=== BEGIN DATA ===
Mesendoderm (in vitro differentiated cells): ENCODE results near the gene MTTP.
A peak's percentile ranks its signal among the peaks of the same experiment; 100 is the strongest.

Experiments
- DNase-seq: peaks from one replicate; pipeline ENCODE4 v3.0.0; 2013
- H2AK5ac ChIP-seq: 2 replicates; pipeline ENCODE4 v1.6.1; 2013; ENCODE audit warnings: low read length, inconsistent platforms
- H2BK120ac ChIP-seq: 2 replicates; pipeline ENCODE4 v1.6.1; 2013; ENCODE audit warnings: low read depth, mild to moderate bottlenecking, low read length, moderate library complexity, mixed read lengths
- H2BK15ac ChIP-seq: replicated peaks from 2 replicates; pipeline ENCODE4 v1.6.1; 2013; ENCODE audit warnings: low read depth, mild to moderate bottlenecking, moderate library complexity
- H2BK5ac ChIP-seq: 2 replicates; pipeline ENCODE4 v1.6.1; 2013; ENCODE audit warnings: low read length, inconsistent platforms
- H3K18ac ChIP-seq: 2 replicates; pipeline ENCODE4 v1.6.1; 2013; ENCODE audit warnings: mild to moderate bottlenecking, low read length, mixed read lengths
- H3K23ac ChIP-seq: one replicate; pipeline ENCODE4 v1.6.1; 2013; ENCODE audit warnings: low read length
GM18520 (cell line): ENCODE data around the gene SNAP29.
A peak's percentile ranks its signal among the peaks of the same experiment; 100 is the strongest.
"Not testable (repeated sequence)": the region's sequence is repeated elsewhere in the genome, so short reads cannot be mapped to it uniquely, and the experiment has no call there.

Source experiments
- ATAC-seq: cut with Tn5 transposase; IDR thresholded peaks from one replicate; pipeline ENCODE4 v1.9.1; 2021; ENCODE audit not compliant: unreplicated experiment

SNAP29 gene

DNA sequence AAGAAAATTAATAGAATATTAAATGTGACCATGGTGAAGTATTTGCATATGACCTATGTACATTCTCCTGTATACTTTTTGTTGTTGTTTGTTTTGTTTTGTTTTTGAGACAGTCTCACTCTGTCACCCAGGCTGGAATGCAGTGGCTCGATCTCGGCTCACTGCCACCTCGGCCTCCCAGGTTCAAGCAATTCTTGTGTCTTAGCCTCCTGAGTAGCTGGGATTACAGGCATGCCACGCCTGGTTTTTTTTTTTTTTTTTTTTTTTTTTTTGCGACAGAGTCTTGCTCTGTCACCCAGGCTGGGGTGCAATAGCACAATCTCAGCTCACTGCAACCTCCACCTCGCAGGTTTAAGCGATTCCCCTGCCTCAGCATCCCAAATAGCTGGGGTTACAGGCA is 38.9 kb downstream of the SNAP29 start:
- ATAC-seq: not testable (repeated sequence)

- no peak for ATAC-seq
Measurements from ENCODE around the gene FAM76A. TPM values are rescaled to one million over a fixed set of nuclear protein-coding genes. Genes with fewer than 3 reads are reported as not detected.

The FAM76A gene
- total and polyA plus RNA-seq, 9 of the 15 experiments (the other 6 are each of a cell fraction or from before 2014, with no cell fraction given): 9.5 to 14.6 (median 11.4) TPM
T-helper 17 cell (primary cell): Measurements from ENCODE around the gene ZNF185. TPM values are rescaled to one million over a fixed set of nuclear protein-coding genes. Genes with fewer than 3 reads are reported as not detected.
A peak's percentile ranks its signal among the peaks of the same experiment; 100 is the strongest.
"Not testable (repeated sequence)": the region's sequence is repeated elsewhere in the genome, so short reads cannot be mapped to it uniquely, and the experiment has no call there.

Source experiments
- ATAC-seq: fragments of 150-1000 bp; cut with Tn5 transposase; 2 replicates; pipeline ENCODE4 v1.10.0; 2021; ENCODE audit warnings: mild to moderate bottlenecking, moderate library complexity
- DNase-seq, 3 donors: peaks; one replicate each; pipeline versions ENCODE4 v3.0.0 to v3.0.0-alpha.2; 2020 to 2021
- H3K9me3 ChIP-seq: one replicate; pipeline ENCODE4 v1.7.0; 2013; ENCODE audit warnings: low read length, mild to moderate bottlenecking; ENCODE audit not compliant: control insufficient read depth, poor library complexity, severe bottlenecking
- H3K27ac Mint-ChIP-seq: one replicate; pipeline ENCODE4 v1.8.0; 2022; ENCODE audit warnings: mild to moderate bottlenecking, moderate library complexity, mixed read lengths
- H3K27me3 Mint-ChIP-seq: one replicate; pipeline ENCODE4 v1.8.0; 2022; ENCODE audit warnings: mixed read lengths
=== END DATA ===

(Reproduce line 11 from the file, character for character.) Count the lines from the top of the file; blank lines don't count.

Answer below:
GM18520 (cell line): ENCODE data around the gene SNAP29.